“In terms of what these results mean for Medicare spending, this is just the tip of the iceberg,” said Cary Gross, M.D., professor of internal medicine at Yale School of Medicine, and director of the Yale COPPER Center. “Many older men who are diagnosed with early-stage prostate cancer may end up receiving therapy that is potentially toxic, has little chance of benefit, and carries substantial cost. In order to truly understand the costs of screening, the next step is to identify how many additional cancers are being diagnosed and treated as a result of screening older men for prostate cancer. We need better tools to target screening efforts towards those who are likely to benefit.”

“In a time when healthcare spending is soaring, it is important to weigh the physical, psychological, and financial burden of cancer screening against the possible clinical benefit,” said Gross, who is a member of the Yale Cancer Center. “The cancer research community needs to continue exploring novel approaches to target prostate cancer screening and treatment efforts, identifying and disseminating strategies that work, and abandoning strategies that don’t work.”

Other authors on the study include Rong Wang, Jessica B. Long, Joseph S. Ross, M.D., Pamela R. Soulos, James B. Yu, M.D., Danil V. Makarov, M.D., and Heather T. Gold.

The study was supported in part by the National Cancer Institute, the National Institute on Aging, the American Federation for Aging Research through the Paul B. Beeson Career Development Award Program, the Centers of Medicare and Medicaid Services, the Pew Charitable Trusts, and the Yale Clinical and Translational Science Award grant from the National Center for Advancing Translational Sciences at the National Institutes of Health.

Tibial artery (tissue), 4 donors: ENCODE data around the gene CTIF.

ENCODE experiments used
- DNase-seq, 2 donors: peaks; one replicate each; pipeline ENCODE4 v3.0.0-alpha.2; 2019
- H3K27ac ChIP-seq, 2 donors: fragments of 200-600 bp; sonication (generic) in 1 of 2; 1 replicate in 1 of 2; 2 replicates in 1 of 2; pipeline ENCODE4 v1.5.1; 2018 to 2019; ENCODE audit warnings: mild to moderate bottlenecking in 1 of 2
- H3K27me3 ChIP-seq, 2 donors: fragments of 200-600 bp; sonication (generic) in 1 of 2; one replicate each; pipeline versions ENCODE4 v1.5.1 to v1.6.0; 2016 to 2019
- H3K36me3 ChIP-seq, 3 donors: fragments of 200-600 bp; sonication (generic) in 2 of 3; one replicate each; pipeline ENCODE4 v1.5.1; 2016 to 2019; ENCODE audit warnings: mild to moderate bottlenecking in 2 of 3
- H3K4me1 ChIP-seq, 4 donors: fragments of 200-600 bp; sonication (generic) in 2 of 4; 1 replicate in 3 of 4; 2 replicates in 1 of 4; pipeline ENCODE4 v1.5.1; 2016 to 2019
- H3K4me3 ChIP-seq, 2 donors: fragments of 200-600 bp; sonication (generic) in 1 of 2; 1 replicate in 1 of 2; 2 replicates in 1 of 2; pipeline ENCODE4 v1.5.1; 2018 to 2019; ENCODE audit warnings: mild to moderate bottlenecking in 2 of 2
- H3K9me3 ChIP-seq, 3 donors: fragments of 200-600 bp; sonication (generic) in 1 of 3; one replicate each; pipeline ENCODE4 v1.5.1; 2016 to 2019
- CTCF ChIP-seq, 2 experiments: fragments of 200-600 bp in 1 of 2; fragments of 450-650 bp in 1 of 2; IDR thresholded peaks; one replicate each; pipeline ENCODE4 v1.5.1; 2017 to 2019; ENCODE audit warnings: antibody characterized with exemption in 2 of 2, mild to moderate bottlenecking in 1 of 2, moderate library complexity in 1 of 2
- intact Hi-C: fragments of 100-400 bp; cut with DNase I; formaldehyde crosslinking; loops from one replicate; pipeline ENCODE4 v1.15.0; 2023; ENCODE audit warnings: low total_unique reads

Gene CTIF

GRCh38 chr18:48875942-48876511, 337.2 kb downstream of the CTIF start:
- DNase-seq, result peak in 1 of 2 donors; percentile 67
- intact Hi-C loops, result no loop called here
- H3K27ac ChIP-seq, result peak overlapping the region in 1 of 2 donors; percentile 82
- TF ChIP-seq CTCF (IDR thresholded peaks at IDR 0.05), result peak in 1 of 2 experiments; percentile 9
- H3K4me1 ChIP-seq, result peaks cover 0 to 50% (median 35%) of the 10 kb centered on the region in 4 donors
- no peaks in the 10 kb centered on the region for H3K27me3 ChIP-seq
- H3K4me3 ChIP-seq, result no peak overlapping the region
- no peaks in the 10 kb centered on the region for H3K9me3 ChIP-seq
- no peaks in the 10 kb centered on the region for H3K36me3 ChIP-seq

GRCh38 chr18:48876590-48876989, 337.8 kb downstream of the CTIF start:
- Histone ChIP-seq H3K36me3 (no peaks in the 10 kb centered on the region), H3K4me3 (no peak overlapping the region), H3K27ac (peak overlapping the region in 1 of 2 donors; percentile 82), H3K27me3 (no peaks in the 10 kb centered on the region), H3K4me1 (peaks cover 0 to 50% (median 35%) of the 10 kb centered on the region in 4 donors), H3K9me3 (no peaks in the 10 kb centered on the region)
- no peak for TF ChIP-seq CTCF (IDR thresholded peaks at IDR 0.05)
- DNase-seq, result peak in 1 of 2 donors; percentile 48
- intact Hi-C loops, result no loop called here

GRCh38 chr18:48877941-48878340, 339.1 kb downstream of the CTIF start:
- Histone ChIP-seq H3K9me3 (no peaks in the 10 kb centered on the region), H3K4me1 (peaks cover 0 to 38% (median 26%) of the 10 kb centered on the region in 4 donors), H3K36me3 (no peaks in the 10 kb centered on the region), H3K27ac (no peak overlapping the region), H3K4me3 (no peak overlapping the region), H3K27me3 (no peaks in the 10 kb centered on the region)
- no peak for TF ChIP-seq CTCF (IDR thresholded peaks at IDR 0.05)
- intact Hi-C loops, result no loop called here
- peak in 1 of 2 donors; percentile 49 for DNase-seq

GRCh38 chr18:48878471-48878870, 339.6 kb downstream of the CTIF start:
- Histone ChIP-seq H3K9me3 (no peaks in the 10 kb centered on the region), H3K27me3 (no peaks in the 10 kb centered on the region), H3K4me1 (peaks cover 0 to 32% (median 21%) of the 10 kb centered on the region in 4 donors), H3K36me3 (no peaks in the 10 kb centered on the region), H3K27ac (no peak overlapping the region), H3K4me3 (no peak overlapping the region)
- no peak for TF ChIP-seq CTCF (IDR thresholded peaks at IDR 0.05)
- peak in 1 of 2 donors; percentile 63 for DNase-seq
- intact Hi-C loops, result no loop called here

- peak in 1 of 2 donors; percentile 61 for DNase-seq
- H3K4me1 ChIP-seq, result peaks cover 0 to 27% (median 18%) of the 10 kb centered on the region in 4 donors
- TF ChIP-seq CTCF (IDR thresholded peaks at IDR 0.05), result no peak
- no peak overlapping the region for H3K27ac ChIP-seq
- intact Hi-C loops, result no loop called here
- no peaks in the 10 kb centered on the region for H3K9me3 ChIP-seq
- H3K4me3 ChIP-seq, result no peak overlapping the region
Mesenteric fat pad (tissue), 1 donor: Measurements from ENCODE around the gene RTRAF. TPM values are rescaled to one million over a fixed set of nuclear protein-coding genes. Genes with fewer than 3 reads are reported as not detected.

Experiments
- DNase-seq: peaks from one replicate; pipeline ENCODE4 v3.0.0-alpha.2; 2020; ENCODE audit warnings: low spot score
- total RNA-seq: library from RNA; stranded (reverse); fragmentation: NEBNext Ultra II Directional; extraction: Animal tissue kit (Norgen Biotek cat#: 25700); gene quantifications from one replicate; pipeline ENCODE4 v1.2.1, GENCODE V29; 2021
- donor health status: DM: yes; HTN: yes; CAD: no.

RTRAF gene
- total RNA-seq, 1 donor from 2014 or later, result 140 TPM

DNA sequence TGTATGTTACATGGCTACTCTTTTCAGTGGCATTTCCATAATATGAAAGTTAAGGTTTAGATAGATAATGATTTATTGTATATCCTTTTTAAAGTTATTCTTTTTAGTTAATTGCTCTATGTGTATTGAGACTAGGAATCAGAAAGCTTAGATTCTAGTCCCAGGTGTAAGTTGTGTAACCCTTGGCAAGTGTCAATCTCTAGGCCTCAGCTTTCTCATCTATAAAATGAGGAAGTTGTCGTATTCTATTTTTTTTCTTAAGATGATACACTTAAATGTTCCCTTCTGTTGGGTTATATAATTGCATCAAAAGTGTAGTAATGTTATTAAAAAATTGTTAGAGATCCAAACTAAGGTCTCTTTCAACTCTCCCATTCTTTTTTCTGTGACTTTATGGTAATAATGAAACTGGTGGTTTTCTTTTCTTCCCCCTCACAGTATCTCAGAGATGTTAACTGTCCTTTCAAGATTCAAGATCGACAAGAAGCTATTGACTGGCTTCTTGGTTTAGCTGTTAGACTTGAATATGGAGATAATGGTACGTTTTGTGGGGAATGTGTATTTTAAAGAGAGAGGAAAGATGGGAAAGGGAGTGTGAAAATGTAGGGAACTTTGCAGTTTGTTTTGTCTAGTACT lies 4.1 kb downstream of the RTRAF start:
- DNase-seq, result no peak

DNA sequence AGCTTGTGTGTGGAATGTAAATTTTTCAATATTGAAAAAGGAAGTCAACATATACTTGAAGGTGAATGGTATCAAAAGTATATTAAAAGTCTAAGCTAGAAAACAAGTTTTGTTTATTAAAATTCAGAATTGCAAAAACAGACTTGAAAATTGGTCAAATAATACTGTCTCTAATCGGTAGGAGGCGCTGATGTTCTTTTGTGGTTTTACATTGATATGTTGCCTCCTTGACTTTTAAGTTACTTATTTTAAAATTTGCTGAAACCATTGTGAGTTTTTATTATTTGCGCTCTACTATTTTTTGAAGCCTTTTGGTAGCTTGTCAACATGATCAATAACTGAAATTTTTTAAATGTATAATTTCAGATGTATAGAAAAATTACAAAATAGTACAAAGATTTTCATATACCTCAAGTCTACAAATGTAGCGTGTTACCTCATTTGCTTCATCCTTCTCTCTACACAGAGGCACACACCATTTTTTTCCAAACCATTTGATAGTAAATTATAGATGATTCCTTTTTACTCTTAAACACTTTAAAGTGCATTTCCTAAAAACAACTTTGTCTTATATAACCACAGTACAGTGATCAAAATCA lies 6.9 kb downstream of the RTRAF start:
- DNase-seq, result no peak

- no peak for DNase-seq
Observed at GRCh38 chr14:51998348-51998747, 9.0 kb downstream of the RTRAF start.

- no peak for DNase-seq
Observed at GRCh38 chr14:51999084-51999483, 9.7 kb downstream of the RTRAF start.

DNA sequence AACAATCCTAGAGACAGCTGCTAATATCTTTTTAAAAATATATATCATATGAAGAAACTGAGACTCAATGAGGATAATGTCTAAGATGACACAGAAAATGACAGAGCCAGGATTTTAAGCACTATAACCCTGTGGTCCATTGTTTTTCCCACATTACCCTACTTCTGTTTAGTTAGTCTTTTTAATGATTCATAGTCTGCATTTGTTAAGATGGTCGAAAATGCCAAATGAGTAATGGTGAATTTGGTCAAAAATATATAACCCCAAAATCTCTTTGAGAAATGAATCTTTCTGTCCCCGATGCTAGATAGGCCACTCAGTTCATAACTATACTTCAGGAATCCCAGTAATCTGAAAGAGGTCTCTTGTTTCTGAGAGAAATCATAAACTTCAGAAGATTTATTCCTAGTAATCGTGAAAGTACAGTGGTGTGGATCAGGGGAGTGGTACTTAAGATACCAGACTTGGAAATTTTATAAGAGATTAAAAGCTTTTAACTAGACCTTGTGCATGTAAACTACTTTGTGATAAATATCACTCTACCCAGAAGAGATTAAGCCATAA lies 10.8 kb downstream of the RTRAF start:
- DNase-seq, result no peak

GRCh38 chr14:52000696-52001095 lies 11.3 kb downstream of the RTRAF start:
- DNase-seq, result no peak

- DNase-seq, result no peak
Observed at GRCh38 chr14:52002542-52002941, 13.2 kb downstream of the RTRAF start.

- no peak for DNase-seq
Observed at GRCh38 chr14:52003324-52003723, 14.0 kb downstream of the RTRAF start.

Citation: Cancer doi: 10.1002/cncr.28373 (Oct. 4, 2013)

Karen N. Peart | EurekAlert!
Further information:
http://www.yale.edu

More articles from Studies and Analyses:

nachricht Win-win strategies for climate and food security
02.10.2017 | International Institute for Applied Systems Analysis (IIASA)

nachricht The personality factor: How to foster the sharing of research data
06.09.2017 | ZBW – Leibniz-Informationszentrum Wirtschaft

All articles from Studies and Analyses >>>

The most recent press releases about innovation >>>

Die letzten 5 Focus-News des innovations-reports im Überblick:

Im Focus: Salmonella as a tumour medication

HZI researchers developed a bacterial strain that can be used in cancer therapy

Salmonellae are dangerous pathogens that enter the body via contaminated food and can cause severe infections. But these bacteria are also known to target...

Im Focus: Neutron star merger directly observed for the first time